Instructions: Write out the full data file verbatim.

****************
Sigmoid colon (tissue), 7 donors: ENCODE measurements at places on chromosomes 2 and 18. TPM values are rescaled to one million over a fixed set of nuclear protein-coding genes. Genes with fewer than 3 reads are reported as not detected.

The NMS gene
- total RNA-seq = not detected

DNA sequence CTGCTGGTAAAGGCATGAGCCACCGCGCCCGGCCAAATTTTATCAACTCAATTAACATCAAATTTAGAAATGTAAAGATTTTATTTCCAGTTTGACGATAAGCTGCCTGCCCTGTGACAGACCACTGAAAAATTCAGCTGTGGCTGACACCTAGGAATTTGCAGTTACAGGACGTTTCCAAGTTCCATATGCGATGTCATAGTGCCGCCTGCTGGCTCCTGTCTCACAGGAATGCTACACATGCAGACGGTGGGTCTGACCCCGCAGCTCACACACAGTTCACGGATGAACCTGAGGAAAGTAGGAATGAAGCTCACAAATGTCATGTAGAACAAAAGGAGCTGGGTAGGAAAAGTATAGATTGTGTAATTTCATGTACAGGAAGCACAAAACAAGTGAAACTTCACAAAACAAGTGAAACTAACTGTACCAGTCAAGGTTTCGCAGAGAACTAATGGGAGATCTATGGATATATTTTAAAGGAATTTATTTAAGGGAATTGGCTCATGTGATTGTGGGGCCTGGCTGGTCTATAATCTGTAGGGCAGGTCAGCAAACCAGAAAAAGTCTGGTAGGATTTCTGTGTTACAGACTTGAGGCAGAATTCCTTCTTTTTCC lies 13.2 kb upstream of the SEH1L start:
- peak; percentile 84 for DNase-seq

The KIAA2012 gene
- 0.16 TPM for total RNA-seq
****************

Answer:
Sigmoid colon (tissue), 7 donors: ENCODE measurements at places on chromosomes 2 and 18. TPM values are rescaled to one million over a fixed set of nuclear protein-coding genes. Genes with fewer than 3 reads are reported as not detected.

The NMS gene
- total RNA-seq = not detected

DNA sequence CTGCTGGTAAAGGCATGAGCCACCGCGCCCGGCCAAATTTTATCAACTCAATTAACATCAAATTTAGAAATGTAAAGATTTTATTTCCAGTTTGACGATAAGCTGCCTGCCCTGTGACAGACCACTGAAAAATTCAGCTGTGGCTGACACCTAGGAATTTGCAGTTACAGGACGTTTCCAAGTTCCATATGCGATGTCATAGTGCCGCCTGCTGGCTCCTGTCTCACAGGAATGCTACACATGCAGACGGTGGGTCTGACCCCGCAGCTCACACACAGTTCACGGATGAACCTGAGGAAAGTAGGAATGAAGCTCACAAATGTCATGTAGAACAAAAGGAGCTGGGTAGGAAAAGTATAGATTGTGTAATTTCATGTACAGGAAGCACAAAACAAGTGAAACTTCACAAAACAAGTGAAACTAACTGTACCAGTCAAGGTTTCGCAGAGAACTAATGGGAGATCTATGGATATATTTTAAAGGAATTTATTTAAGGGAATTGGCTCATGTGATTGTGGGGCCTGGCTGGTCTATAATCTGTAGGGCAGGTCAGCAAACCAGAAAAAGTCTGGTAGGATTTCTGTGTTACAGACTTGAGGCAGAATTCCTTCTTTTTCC lies 13.2 kb upstream of the SEH1L start:
- peak; percentile 84 for DNase-seq

The KIAA2012 gene
- 0.16 TPM for total RNA-seq